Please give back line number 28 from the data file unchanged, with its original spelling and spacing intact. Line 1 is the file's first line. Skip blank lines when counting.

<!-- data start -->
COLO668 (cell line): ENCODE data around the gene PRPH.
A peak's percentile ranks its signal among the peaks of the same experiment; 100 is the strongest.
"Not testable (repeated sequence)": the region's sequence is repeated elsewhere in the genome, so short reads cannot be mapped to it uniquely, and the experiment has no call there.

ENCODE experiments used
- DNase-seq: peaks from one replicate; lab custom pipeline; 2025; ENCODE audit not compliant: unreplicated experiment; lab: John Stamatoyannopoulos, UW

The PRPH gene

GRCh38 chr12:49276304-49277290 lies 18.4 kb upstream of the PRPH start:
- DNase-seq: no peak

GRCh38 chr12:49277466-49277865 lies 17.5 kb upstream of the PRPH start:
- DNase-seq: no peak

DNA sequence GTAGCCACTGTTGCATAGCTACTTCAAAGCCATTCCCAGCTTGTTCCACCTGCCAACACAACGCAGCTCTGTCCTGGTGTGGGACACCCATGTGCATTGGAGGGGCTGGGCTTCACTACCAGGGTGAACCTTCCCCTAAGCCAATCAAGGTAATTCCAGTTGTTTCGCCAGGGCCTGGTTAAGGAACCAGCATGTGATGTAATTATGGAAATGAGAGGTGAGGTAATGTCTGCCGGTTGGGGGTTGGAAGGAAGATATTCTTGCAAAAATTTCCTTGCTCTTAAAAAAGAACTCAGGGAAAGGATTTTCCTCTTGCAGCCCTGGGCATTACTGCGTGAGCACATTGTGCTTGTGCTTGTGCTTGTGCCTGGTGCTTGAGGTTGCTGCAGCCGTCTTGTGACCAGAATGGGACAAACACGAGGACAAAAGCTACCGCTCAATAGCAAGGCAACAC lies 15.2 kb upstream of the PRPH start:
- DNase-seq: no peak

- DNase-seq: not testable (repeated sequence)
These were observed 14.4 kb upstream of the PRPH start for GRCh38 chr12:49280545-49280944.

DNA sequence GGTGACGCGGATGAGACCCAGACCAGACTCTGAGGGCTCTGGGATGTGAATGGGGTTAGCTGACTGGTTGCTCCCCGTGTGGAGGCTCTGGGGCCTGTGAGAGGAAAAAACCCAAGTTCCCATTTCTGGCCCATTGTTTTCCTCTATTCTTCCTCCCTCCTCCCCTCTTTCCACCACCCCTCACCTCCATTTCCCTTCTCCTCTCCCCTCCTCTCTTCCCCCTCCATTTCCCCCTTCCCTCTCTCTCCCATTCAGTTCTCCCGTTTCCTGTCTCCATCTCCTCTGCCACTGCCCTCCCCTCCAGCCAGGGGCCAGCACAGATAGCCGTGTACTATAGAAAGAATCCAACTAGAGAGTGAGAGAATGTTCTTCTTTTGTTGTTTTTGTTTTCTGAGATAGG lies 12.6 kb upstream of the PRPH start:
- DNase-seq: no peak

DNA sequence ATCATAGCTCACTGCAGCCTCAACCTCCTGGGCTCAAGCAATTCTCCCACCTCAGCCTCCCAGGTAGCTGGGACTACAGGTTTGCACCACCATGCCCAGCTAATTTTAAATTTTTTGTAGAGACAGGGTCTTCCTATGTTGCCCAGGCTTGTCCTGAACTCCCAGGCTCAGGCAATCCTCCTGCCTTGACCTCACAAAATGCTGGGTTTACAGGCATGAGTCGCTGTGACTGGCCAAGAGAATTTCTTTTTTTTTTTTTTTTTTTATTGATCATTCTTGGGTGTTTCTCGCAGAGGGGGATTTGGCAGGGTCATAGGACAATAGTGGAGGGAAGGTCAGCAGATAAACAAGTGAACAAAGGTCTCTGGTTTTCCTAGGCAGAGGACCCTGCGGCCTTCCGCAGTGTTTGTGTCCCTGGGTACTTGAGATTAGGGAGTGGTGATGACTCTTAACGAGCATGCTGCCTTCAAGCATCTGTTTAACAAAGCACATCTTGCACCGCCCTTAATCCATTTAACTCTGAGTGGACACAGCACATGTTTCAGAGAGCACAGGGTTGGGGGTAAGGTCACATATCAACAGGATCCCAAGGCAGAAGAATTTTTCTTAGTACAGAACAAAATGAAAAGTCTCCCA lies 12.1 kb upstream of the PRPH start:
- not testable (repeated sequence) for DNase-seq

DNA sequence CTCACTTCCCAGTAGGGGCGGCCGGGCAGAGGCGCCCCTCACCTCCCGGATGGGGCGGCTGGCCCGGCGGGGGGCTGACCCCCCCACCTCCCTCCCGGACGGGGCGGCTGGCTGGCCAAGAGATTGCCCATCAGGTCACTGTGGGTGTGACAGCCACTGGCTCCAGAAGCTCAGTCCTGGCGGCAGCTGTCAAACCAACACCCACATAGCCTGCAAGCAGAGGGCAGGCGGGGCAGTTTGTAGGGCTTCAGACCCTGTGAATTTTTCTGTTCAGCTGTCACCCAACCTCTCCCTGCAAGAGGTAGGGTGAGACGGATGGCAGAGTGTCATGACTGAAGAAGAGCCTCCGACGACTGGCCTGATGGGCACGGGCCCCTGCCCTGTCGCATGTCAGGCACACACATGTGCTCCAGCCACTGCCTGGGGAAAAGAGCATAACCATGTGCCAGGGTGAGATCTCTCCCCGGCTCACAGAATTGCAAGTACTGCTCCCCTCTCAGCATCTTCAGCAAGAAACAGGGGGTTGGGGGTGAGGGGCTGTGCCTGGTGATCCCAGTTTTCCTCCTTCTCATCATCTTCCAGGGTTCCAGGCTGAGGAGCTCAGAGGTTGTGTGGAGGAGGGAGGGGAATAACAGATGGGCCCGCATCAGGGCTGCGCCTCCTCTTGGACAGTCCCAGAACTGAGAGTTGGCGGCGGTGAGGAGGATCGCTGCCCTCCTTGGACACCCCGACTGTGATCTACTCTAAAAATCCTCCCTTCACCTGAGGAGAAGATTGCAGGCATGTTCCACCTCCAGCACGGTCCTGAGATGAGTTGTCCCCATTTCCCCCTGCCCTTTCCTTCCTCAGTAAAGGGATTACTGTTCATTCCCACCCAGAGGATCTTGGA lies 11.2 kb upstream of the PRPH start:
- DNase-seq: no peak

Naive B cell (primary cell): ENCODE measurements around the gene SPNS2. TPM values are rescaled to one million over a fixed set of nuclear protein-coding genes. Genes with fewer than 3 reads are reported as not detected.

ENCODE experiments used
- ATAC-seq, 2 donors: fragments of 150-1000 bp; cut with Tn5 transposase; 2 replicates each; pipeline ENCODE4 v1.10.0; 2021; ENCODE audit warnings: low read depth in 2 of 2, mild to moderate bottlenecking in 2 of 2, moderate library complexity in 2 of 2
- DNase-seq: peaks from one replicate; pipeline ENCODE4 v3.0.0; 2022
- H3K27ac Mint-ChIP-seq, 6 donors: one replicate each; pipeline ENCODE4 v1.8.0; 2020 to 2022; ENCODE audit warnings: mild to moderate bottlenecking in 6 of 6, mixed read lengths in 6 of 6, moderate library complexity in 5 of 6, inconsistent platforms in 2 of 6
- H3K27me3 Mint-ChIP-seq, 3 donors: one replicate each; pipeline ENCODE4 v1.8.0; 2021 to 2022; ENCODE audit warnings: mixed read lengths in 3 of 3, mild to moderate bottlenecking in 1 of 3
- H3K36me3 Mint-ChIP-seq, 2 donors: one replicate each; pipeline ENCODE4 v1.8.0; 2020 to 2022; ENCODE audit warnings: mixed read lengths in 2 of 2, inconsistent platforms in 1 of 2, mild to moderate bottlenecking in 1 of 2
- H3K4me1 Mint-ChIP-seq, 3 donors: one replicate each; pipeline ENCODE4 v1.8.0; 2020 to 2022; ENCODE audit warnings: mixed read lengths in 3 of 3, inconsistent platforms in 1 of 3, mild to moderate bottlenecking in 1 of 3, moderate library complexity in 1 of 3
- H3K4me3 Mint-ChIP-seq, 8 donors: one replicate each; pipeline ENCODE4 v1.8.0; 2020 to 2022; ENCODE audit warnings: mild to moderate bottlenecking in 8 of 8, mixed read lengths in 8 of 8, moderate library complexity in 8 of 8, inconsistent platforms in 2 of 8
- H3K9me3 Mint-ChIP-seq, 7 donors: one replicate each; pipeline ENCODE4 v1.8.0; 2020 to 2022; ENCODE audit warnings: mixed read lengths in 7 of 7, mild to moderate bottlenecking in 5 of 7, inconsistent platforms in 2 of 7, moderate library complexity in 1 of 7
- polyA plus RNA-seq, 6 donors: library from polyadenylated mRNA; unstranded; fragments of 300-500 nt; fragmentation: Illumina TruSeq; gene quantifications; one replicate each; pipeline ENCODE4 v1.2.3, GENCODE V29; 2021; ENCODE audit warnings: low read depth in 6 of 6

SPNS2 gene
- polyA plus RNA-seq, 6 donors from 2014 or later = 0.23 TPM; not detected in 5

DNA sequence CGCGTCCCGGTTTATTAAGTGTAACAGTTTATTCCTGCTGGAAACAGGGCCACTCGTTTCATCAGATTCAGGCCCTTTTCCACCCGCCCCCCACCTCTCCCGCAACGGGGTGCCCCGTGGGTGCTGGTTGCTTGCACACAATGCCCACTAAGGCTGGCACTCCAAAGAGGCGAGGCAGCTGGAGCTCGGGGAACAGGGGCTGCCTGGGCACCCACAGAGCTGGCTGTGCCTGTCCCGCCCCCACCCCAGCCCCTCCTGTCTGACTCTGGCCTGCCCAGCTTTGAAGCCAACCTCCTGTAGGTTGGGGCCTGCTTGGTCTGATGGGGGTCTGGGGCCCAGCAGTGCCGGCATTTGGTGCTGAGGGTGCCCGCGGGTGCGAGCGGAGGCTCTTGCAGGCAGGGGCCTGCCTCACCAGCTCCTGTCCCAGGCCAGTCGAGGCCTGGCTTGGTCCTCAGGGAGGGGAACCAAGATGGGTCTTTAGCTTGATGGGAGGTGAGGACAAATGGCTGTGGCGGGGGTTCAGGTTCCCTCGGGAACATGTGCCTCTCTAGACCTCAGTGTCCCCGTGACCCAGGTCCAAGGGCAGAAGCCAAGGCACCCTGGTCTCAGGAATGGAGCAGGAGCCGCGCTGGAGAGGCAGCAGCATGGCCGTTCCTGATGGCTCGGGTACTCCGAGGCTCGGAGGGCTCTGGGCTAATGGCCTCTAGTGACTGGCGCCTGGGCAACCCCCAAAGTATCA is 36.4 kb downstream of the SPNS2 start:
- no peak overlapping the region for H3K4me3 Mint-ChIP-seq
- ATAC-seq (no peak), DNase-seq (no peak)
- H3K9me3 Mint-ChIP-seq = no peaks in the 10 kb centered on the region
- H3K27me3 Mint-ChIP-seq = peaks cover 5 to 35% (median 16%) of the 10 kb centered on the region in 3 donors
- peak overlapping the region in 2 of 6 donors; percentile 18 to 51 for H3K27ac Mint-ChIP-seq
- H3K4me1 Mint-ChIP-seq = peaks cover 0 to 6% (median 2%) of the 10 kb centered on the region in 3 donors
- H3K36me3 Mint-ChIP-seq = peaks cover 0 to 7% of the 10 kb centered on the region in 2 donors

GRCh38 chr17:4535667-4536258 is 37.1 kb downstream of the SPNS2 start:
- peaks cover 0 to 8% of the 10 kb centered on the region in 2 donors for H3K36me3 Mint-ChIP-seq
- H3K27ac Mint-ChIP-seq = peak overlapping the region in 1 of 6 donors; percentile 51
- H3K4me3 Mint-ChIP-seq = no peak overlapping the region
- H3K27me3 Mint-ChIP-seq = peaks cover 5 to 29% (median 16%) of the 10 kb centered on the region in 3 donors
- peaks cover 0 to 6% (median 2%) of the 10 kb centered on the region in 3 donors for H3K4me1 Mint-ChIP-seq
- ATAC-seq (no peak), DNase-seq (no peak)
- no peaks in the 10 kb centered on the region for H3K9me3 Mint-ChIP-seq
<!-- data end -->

- H3K4me1 Mint-ChIP-seq, 3 donors: one replicate each; pipeline ENCODE4 v1.8.0; 2020 to 2022; ENCODE audit warnings: mixed read lengths in 3 of 3, inconsistent platforms in 1 of 3, mild to moderate bottlenecking in 1 of 3, moderate library complexity in 1 of 3